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Well It took a few minutes but I was able to run N[Log[10],6*10^6] on my laptop (Intel Core i7-8750H @ 2.2 GHz) in 330 seconds. Looking into the problem I found the OEIS sequence for the digits of Log(10) https://oeis.org/A002392 and in the references of this page the current world record of 1,200,000,000,100 digits: https://ehfd.github.io/world-record/natural-logarithm-of-10-log10/. This page includes a link to download the digits (more then 400 GB of data) and details on how they were computed. I have not found a good solution (in the rather limited time I spend researching this) to compute the digits faster in Mathematica BUT:

Reading about this I came across the tool y-cruncher (can be downloaded from multiple sources) which is purpose build to compute digits of mathematical constants. Using this command line tool to compute digits of Log[10] is very easy:

.\y-cruncher.exe custom log:10 -dec:100m -o "c:/log10/"

(on Windows) computes 100 million decimal digits of Log[10] and saves them to "c:/log10/". This took only 28 seconds on my machine (more then 10 times faster then Mathematica where I only computed 60 million digits). I uploaded the decimal digits here (43 MB compressed).

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  • $\begingroup$ Thanks for that Nova. Wouldn't be able to use OEIS or y-cruncher as I need all the data to do at least two Newton Iterations. Took 10 minutes for 60 million digits on my 2.5 GHz machine and I need at least 60 similar 60-million digit precision operations to confirm $\Phi(0,10^8)$ so about 10 hours, I suspect I would run out of memory (have 16 GBytes) however. $\endgroup$
    – Dominic
    Oct 31, 2020 at 10:17
  • $\begingroup$ Well OEIS has only 80 digits online but I do not really see the problem regarding runtime and memory: 10 minutes times 60 is ten hours (one night) and those digits should not take up 16 GB: 100 million digits are around 100MB in a plain text file which would lead me to assume that 60 would take up 6GB. $\endgroup$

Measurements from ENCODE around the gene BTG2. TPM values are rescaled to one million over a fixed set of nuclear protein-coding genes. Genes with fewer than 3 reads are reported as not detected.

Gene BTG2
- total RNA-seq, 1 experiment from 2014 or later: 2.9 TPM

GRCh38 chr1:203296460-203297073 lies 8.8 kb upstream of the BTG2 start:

– N0va
    Oct 31, 2020 at 15:09
  • $\begingroup$ Ok, will try to set it up tonight. Actually have 10 GB available and 18 virtual. $\endgroup$
    – Dominic
    Oct 31, 2020 at 15:51
  • $\begingroup$ Went over the precision requirements and decided I only needed 32 million digits of working precision. Computed and verified $\Phi(0,10^8)$ in about 2 hours. $\Phi(0,10^9)$ would require 360 million. Suspect that's not reasonably attainable on my machine so will leave it for someone else to solve. $\endgroup$
    – Dominic
    Oct 31, 2020 at 19:07
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UPDATE: As per comments below, this approach will not work.

cn = Compile[{{x, _Real}}, Log[x]];
AbsoluteTiming[res = SetPrecision[cn[10], 6000000];]   (* {0.003, Null} *}
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    $\begingroup$ Afraid that won't work. Compile uses machine precision. Try comparing the results of that to just a N[Log[10],100]. $\endgroup$
    – Dominic
    Oct 30, 2020 at 13:20
  • $\begingroup$ Good point! I was fooled by Precision[res] giving the required precision. Passed machine precison we just have a bunch of zeros. $\endgroup$ Oct 30, 2020 at 13:31